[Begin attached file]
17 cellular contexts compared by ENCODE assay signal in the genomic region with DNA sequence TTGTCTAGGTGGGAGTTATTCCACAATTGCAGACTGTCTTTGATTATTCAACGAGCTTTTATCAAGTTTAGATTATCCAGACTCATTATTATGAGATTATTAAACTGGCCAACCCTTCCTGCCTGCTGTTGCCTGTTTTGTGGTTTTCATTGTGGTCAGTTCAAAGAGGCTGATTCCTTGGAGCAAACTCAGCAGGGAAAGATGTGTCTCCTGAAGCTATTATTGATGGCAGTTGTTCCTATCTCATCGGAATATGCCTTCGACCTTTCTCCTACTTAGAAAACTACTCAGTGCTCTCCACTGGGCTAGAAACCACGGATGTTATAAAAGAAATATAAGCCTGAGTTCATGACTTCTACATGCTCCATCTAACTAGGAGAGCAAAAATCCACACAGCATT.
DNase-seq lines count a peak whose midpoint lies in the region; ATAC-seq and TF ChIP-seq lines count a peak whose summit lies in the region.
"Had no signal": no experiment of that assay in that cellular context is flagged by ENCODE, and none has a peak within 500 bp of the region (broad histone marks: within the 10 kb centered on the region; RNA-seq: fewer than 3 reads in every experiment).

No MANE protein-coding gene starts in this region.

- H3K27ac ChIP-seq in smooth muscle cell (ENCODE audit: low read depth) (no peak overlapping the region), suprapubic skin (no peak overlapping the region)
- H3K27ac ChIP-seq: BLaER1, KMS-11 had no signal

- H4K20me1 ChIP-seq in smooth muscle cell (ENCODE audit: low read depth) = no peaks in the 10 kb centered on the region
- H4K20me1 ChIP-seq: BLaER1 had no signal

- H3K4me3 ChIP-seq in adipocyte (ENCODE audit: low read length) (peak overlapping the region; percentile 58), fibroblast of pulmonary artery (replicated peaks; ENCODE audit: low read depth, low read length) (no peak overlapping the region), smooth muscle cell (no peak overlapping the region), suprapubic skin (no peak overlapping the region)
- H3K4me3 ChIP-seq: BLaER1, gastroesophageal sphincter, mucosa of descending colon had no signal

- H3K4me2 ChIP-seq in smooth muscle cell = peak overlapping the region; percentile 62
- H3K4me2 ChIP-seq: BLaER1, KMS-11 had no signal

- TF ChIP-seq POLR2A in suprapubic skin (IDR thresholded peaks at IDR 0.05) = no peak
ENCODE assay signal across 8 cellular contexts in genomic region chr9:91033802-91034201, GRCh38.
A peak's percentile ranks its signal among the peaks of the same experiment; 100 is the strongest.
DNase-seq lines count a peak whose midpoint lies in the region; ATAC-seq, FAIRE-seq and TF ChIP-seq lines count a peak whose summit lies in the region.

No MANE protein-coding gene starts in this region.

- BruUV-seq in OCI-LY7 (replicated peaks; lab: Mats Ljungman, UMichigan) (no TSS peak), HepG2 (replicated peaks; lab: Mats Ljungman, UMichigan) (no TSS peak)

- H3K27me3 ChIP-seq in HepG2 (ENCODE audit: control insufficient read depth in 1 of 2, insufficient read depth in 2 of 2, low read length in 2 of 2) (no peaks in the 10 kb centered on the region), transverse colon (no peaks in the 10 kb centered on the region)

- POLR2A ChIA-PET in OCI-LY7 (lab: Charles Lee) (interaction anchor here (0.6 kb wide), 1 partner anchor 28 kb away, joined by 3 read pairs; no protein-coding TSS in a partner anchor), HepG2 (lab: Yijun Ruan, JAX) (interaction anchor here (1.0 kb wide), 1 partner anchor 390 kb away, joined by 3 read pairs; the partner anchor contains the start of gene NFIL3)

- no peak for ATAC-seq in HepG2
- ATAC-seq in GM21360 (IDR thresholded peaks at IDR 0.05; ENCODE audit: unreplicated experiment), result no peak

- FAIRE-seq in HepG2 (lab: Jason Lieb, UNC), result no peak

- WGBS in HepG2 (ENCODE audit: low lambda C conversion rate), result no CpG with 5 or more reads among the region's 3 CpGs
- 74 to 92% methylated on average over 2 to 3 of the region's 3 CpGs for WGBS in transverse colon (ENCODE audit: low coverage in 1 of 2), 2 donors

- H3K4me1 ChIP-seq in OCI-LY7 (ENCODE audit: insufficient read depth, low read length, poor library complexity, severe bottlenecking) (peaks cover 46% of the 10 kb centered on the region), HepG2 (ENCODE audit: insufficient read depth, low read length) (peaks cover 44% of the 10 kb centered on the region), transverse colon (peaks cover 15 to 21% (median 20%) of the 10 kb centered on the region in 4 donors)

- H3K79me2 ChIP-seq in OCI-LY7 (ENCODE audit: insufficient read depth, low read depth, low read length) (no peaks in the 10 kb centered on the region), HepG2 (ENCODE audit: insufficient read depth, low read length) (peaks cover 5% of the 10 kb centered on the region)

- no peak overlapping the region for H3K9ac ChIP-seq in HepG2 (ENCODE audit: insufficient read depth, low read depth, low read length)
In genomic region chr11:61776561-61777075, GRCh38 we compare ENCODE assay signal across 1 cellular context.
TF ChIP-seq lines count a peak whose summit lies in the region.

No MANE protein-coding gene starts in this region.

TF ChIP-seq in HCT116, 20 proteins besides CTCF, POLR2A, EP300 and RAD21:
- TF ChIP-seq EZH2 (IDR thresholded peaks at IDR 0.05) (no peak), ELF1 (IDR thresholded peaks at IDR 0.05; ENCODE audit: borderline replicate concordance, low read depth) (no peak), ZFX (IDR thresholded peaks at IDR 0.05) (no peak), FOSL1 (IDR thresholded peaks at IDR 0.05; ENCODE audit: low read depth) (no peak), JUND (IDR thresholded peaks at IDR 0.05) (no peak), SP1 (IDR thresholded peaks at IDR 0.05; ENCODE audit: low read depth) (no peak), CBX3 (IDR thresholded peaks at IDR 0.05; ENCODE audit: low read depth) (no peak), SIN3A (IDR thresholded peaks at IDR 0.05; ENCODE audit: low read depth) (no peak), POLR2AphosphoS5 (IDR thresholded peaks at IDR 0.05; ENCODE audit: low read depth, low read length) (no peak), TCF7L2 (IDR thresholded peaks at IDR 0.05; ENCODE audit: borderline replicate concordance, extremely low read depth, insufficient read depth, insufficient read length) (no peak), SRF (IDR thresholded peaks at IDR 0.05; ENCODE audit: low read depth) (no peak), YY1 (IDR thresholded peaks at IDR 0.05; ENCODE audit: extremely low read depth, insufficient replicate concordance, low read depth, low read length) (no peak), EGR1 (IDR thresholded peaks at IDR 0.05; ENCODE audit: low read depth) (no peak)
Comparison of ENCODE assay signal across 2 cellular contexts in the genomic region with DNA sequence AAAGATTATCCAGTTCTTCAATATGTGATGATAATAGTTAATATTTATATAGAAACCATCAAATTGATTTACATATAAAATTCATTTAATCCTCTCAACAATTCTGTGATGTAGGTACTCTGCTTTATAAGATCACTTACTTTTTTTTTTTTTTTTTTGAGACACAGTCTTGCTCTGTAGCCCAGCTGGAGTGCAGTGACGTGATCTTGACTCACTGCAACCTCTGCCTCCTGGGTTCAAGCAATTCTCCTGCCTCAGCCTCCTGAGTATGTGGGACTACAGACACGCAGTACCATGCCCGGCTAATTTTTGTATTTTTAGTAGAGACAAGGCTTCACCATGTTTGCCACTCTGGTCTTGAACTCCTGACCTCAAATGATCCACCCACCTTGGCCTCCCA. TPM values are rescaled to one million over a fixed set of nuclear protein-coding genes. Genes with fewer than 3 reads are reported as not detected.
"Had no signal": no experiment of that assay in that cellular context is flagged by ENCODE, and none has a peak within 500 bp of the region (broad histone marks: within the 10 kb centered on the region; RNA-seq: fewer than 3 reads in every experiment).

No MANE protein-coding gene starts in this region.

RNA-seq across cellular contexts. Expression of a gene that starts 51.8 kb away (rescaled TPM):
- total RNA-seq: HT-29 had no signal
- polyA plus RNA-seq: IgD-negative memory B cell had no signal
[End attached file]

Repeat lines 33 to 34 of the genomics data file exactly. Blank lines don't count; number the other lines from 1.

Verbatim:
- TF ChIP-seq EZH2 (IDR thresholded peaks at IDR 0.05) (no peak), ELF1 (IDR thresholded peaks at IDR 0.05; ENCODE audit: borderline replicate concordance, low read depth) (no peak), ZFX (IDR thresholded peaks at IDR 0.05) (no peak), FOSL1 (IDR thresholded peaks at IDR 0.05; ENCODE audit: low read depth) (no peak), JUND (IDR thresholded peaks at IDR 0.05) (no peak), SP1 (IDR thresholded peaks at IDR 0.05; ENCODE audit: low read depth) (no peak), CBX3 (IDR thresholded peaks at IDR 0.05; ENCODE audit: low read depth) (no peak), SIN3A (IDR thresholded peaks at IDR 0.05; ENCODE audit: low read depth) (no peak), POLR2AphosphoS5 (IDR thresholded peaks at IDR 0.05; ENCODE audit: low read depth, low read length) (no peak), TCF7L2 (IDR thresholded peaks at IDR 0.05; ENCODE audit: borderline replicate concordance, extremely low read depth, insufficient read depth, insufficient read length) (no peak), SRF (IDR thresholded peaks at IDR 0.05; ENCODE audit: low read depth) (no peak), YY1 (IDR thresholded peaks at IDR 0.05; ENCODE audit: extremely low read depth, insufficient replicate concordance, low read depth, low read length) (no peak), EGR1 (IDR thresholded peaks at IDR 0.05; ENCODE audit: low read depth) (no peak)
Comparison of ENCODE assay signal across 2 cellular contexts in the genomic region with DNA sequence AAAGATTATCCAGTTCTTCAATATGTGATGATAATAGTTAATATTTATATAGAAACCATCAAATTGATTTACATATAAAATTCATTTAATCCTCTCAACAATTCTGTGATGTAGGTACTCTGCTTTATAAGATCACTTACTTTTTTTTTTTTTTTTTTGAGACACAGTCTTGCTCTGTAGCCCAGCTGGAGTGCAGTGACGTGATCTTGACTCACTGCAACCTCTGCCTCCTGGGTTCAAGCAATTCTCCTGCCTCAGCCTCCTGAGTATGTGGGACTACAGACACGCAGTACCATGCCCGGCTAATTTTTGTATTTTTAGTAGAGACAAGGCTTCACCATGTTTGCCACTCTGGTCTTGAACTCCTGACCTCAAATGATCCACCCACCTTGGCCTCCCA. TPM values are rescaled to one million over a fixed set of nuclear protein-coding genes. Genes with fewer than 3 reads are reported as not detected.